Citrix Falling Short May Spur Activist, Breakup Talk: Real M&ABrooke Sutherland
Citrix Systems Inc. could be the next technology company to attract an activist investor angling for a breakup.
The $10.7 billion maker of software that lets employees access their workspace remotely posted first-quarter earnings that fell short of analysts’ estimates and lowered its guidance for the rest of the year. Higher costs and slower revenue growth have left Citrix with lower margins and a cheaper valuation than many of its U.S. peers, according to data compiled by Bloomberg.
That may draw the attention of an activist investor who could push for divestitures or a breakup to boost the shares, said Derrick Wood, a San Francisco-based analyst at Susquehanna International Group. Citrix’s software-as-a-service operations, which include online meeting organizer GoToMeeting, isn’t as closely tied to the core data center and desktop businesses and might be a candidate, he said.
“Citrix fits the bill both in terms of valuation as well as some of the execution issues,” Wood said in a phone interview. “There are arguably some synergies between some of its divisions but they are reported separately and that does give rise perhaps to interest from activist shareholders to try and break up some of these divisions.”
Daniel Ives of FBR & Co. says Fort Lauderdale, Florida-based Citrix should part with NetScaler, which helps speed up the delivery of Web- and mobile-based applications. That business is more mature and its results tend to be uneven, Ives said.
Either way, investors are expecting something bolder than the cost cuts and share repurchases it’s already doing, said Rick Sherlund, a New York-based analyst at Nomura Holdings Inc. After Citrix lowered its guidance on April 22, the stock actually rose 4 percent as investors bet the latest disappointment might force the company to take more action.
“It comes down to whether shareholders create enough pressure to force more change or whether investors will be content to watch and wait another year,” Sherlund said in a phone interview. One goal of pushing Citrix to slim down could be to make the company more digestible for a private-equity buyer, he said.
Citrix’s enterprise value is 3.5 times its sales in the past 12 months. That compares with 5.6 times for remote-access provider LogMeIn Inc. and 4.2 times for F5 Networks Inc., which is similar to Citrix’s NetScaler business. Both of those have higher gross margins as well, even though they generate a fraction of the revenue that Citrix does, said Kevin Buttigieg, an analyst at Stamford, Connecticut-based MKM Partners.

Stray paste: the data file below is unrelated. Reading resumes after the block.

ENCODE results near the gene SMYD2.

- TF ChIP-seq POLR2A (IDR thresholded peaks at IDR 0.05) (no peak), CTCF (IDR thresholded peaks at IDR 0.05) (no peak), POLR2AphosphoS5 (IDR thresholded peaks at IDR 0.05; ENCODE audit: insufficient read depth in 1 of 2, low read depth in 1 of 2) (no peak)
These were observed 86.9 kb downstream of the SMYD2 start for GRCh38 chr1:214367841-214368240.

“That’s where the disparity lies,” Buttigieg said in a phone interview. “You could make the case that if you spun off at least some businesses that they could receive a higher valuation than what Citrix is currently trading for and you would be left with perhaps more of a simplified structure that would allow greater margins to be realized.”
Eric Armstrong, a spokesman for Citrix, didn’t respond to a phone and e-mail request for comment.
Selling or spinning off that division would be the cleanest way to break up the company, said Brad Reback, an Atlanta-based analyst at Stifel Financial Corp. There would be plenty of interested buyers for it, from Microsoft Corp. to Cisco Systems Inc., he said.
The challenge is that Citrix has risen 18 percent from its January low and that reduces the potential upside for an activist buying shares now, said Sherlund of Nomura. Even so, investors could become more vocal if they’re not happy with the pace of change, he said.
Underperforming technology providers have been some of activists’ favorite targets. Companies from Teradata Corp. to EBay Inc. are among those that have been pushed to consider sales or breakups.
“The seeds are there for M&A,” Ives, a New York-based analyst at FBR, said in a phone interview. “If you’re not a fast grower in a great space and, much like Citrix, you’re plodding along and miss or have an OK quarter, all of sudden those guys start to get a target on their back.”